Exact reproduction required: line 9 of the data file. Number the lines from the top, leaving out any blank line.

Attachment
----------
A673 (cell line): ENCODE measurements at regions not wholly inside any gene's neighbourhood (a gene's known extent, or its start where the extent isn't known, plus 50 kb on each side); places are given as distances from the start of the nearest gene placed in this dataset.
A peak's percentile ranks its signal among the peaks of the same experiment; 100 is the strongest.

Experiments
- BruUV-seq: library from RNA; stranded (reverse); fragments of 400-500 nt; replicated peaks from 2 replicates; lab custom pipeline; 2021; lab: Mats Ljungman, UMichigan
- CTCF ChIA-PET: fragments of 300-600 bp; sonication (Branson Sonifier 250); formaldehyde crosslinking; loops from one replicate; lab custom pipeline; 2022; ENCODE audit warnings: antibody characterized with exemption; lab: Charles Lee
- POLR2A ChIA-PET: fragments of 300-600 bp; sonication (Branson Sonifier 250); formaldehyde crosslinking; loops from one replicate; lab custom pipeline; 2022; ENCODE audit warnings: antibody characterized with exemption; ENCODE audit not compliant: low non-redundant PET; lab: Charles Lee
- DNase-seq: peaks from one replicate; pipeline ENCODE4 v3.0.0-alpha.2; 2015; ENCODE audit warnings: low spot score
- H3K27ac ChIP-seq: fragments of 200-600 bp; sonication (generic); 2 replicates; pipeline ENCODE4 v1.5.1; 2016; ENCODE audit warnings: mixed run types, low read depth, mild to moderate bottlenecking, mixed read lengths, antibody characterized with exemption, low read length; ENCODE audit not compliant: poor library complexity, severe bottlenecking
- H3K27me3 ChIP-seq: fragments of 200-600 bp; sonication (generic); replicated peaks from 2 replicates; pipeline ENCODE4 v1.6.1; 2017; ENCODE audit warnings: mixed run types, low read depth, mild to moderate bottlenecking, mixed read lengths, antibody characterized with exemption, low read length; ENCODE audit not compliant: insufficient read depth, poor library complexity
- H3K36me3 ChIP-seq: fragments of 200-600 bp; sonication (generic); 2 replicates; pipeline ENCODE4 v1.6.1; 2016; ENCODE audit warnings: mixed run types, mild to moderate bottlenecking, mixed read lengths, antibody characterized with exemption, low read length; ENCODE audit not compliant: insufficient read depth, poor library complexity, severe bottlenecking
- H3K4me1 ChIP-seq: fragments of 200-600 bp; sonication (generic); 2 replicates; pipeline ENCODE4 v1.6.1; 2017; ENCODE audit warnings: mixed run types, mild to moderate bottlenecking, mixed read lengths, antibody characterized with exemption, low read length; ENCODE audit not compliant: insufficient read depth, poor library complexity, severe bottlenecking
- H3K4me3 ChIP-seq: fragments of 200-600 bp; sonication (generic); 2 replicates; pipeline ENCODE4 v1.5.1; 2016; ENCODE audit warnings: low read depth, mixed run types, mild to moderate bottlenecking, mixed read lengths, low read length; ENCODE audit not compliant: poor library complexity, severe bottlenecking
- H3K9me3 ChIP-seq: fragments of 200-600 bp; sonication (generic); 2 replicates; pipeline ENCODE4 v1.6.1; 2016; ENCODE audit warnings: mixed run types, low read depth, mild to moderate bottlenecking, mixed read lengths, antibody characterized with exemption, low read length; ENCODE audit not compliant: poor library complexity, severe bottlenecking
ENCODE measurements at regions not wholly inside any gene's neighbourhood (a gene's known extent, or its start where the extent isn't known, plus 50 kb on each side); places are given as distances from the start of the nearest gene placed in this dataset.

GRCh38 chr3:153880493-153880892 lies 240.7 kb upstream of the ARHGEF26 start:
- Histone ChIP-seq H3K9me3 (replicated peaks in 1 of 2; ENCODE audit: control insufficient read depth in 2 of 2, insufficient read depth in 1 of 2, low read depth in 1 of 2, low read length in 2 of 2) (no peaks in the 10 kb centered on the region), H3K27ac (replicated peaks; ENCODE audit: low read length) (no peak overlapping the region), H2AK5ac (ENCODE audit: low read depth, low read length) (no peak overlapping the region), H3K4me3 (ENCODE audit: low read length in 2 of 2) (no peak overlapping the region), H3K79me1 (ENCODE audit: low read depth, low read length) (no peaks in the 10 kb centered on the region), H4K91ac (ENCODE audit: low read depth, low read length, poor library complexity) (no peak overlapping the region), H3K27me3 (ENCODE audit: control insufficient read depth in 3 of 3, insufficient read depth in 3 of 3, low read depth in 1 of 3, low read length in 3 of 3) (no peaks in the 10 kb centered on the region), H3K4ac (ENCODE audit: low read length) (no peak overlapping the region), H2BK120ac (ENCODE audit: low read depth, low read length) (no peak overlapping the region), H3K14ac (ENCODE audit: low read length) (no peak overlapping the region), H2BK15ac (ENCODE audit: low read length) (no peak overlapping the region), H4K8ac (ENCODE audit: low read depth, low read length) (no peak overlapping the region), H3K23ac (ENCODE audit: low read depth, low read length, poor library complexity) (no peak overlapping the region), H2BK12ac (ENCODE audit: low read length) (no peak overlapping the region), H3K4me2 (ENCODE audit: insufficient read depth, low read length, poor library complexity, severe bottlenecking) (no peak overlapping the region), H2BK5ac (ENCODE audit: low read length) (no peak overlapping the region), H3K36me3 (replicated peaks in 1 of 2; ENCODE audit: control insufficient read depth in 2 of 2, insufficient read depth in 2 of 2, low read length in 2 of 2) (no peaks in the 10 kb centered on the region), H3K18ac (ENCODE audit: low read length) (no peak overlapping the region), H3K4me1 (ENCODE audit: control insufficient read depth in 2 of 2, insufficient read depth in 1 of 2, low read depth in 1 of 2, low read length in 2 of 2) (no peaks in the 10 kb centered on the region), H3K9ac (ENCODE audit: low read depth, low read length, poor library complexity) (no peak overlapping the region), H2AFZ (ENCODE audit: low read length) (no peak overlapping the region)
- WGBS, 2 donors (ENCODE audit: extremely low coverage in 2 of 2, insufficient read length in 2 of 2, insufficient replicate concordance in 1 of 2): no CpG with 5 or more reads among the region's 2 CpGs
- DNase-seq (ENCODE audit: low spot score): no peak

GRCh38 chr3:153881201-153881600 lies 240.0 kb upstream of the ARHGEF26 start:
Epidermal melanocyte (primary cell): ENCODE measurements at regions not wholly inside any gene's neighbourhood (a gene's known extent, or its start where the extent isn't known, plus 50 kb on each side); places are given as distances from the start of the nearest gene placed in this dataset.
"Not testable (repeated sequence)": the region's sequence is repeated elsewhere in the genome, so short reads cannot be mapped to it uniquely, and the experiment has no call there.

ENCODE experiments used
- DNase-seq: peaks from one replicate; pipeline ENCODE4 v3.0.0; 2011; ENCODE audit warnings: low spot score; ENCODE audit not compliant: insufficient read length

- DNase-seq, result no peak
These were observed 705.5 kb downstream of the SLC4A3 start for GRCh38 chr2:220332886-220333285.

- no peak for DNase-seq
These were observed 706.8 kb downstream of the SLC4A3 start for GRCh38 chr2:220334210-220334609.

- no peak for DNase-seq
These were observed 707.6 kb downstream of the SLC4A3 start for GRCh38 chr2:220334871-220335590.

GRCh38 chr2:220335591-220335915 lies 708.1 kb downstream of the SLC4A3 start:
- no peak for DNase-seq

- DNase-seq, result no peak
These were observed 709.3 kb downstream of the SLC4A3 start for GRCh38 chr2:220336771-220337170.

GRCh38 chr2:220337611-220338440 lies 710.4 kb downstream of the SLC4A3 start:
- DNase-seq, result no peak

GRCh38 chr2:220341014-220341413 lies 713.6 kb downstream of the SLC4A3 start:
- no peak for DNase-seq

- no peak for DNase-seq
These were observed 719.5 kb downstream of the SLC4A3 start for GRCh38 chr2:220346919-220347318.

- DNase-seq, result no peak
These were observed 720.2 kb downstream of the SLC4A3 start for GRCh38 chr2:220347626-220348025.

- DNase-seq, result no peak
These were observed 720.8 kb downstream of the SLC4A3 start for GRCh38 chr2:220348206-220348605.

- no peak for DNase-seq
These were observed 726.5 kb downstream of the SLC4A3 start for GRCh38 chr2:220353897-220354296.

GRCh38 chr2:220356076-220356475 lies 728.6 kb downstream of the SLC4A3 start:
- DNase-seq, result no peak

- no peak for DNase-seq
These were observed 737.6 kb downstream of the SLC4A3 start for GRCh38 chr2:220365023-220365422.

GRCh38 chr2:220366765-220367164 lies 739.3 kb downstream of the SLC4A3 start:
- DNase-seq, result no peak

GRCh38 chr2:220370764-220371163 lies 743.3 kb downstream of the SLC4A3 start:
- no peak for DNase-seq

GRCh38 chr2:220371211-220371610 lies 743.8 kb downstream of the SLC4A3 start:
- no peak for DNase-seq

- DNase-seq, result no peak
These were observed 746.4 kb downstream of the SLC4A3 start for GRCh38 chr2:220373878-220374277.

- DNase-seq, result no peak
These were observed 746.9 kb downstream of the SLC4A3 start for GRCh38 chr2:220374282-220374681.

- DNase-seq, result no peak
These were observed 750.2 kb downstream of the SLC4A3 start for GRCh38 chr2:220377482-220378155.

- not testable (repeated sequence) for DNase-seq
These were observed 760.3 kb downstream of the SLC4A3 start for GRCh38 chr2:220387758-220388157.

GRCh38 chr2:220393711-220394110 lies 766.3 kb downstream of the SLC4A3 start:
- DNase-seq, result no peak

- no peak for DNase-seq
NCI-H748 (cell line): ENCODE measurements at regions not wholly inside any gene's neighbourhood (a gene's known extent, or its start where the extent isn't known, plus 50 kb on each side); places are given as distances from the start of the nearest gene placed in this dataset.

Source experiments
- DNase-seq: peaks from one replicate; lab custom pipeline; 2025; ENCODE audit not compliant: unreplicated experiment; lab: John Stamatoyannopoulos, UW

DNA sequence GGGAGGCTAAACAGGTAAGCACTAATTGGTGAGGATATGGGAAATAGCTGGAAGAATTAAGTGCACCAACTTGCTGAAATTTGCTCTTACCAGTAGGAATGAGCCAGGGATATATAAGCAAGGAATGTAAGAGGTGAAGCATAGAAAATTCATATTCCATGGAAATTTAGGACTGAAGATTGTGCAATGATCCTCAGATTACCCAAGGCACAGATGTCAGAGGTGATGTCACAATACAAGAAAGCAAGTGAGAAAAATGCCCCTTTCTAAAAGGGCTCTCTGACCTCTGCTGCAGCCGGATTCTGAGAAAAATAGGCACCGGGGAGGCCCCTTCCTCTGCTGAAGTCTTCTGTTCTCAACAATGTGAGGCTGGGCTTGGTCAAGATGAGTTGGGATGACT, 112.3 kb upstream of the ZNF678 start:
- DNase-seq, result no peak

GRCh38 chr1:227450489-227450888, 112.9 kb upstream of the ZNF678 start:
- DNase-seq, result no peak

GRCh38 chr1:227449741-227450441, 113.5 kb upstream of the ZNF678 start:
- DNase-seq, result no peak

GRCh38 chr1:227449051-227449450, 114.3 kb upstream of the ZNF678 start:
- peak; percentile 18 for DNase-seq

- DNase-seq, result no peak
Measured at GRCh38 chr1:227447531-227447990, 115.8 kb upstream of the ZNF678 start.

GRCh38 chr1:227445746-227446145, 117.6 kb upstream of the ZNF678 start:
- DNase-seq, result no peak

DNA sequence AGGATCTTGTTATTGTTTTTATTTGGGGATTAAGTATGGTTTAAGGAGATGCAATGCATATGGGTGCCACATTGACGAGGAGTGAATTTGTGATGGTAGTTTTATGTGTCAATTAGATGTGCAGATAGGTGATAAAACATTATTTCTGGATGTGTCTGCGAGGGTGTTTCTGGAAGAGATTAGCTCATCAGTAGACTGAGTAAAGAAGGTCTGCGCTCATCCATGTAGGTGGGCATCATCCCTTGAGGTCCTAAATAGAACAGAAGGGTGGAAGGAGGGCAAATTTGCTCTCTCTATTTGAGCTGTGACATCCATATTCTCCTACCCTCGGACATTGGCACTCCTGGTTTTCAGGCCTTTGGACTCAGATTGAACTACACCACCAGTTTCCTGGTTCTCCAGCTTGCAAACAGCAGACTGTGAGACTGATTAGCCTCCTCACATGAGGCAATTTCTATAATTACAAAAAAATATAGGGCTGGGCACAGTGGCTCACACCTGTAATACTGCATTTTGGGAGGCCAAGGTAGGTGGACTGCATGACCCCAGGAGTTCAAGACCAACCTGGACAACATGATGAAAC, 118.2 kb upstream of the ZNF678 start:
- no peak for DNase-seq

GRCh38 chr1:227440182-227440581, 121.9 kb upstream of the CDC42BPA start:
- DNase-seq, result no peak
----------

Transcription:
- H3K27me3 ChIP-seq: fragments of 200-600 bp; sonication (generic); replicated peaks from 2 replicates; pipeline ENCODE4 v1.6.1; 2017; ENCODE audit warnings: mixed run types, low read depth, mild to moderate bottlenecking, mixed read lengths, antibody characterized with exemption, low read length; ENCODE audit not compliant: insufficient read depth, poor library complexity